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Title:The effects of ambipolar diffusion, dust, and ultraviolet radiation in the formation of cores and protostars in interstellar molecular clouds
Author(s):Ciolek, Glenn Eugene
Doctoral Committee Chair(s):Mouschovias, T. Ch.
Department / Program:Physics
Subject(s):star formation
ambipolar diffusion
ultraviolet radiation
interstellar molecular clouds
Abstract:Star formation, a central problem in astrophysics, takes place within magnetically supported interstellar molecular clouds. The observed inefficiency of star formation in molecular clouds, in which only a small fraction of a cloud's mass is converted into stars, is explained naturally by magnetic support of the envelope and slow, inward drift of neutral matter with respect to plasma and magnetic field (ambipolar diffusion), which allows a cloud to gradually increase its central mass-to-flux ratio until it reaches the critical value for gravitational collapse. Beyond this stage, the magnetically supercritical core contracts dynamically, while the envelope remains magnetically supported. Interstellar grains, a significant component of the interstellar medium, can become charged, couple to the magnetic field, and decrease the rate of ambipolar diffusion in a cloud. In this thesis we model the self-initiated formation and contraction of cloud cores due to ambipolar diffusion in axisymmetric, self-gravitating, isothermal, magnetic molecular clouds, accounting for a cosmic abundance of interstellar grains (both charged and neutral), and an external (stellar) ultraviolet radiation field. The basic microscopic and macroscopic effects of grains are discussed. The magnetohydrodynamic equations for a multicomponent plasma are derived, the dimensionless free parameters are obtained, and their meaning is explained physically. The ion and electron fluids combine to form a system of "quasiparticles", each having an effective charge Zetr = e(ni- ne)/ni (where ni and ne are the number densities of ions and electrons, and e the electronic charge). Electrostatic attraction between quasiparticles, which are attached to the magnetic field, and negatively charged grains couples the grains to the field even at densities at which grainneutral collisions would normally detach them from the field. Also, neutral grains can couple to the magnetic field through (inelastic) charge capture. Interstellar UV radiation increases the degree of ionization in a cloud's envelope, with a corresponding decrease in the rate of ambipolar diffusion in the envelope. The results and their application to the formation of cores and protostars in molecular clouds are discussed.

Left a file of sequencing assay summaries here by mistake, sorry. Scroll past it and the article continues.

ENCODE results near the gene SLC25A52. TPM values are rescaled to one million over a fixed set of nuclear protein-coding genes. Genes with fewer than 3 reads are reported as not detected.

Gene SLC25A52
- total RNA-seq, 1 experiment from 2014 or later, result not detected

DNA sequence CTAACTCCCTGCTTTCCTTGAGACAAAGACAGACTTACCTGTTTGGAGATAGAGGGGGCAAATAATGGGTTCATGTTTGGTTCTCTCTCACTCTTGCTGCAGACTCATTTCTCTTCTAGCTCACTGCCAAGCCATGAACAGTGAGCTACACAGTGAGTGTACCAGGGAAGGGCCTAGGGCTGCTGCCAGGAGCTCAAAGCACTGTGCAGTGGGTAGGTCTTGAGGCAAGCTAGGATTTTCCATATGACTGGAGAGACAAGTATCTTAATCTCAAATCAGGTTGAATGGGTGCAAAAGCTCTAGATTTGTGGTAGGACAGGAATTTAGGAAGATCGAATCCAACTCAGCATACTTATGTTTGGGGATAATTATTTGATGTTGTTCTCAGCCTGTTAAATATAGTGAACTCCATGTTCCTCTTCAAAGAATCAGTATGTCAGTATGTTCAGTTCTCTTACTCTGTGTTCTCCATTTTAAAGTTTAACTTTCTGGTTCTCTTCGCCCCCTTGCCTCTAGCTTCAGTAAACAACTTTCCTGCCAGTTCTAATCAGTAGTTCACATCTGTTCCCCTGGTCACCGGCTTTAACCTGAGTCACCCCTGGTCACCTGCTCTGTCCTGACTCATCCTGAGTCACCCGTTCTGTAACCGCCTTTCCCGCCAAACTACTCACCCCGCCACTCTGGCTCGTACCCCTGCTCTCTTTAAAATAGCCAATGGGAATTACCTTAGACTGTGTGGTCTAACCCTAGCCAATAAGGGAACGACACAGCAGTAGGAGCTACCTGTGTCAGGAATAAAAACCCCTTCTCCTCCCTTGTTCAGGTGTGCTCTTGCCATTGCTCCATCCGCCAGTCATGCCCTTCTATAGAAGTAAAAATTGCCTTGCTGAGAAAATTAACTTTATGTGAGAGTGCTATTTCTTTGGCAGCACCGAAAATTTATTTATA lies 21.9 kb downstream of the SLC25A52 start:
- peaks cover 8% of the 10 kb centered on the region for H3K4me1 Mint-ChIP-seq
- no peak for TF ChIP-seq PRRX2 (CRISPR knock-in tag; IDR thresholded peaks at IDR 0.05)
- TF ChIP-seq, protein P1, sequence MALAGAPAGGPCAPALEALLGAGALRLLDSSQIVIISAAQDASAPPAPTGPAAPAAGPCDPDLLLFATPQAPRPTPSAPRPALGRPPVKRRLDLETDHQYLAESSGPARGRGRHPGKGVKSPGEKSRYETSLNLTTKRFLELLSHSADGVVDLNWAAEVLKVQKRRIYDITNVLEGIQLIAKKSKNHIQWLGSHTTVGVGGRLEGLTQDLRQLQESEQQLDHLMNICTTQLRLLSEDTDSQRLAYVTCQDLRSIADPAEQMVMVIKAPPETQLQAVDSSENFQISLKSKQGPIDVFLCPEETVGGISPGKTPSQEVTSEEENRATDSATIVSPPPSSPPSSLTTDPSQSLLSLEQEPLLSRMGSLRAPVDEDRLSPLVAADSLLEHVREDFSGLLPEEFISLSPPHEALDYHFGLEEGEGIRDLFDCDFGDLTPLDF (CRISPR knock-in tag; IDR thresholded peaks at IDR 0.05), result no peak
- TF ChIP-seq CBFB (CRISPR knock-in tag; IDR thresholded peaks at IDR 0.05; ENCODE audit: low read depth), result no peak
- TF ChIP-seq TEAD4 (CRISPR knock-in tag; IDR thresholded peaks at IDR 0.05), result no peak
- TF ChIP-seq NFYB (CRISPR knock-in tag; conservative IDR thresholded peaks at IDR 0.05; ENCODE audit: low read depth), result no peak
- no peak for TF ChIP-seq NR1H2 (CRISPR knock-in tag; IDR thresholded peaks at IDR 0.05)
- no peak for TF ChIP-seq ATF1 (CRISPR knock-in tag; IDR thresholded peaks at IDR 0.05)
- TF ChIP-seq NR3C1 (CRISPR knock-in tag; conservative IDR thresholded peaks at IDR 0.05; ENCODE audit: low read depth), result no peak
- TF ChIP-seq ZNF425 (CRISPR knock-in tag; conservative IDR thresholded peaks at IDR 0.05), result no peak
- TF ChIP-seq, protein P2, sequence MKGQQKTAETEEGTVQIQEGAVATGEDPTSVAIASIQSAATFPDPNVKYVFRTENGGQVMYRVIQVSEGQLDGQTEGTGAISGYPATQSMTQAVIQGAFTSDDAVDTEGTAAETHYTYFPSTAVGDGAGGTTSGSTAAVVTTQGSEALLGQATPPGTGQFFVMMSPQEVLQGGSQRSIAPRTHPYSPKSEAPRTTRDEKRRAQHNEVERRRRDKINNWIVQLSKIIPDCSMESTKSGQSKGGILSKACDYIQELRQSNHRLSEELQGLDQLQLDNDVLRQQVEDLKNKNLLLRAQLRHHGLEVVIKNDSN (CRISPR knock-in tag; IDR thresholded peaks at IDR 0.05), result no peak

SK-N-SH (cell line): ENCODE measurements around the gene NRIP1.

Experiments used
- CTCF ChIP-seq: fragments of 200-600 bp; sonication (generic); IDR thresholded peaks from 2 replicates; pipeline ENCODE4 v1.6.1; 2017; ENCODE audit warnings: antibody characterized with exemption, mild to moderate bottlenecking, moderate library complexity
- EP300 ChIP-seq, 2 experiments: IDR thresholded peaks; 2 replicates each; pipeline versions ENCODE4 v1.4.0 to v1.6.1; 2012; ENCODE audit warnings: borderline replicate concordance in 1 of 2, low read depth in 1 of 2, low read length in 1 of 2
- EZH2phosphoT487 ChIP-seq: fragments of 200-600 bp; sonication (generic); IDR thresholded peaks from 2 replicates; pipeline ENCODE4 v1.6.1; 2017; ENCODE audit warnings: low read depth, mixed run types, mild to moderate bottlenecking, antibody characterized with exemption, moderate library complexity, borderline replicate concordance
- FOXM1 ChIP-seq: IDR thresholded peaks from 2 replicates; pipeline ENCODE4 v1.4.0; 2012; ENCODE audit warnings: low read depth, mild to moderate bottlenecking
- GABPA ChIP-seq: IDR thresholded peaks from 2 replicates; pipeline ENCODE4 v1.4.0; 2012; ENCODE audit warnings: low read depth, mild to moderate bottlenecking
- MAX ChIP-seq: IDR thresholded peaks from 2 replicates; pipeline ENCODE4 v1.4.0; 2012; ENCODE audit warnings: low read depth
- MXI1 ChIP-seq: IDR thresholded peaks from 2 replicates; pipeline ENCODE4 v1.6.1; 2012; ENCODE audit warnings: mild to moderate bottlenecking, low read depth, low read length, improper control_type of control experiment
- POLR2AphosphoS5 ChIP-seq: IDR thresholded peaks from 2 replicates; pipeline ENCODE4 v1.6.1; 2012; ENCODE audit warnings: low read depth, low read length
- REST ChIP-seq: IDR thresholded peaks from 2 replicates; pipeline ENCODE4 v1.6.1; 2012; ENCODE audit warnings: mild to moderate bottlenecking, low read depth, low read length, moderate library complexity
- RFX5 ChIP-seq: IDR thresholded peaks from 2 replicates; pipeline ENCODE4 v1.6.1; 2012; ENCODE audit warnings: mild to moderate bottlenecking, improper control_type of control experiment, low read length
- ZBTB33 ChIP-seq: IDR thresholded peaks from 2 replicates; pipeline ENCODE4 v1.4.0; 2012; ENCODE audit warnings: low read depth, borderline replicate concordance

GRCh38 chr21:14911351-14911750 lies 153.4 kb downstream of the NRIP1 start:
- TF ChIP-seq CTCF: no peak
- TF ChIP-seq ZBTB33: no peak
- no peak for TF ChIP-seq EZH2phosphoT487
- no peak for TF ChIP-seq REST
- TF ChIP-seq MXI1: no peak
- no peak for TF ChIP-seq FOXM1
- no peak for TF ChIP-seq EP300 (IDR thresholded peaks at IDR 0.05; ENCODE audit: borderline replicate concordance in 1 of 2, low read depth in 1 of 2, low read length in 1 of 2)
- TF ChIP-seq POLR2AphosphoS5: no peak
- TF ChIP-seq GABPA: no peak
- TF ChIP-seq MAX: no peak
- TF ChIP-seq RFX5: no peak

Issue Date:1993-10
Genre:Dissertation / Thesis
Rights Information:1993 Glenn Eugene Ciolek
Date Available in IDEALS:2011-04-25
Identifier in Online Catalog:3645082

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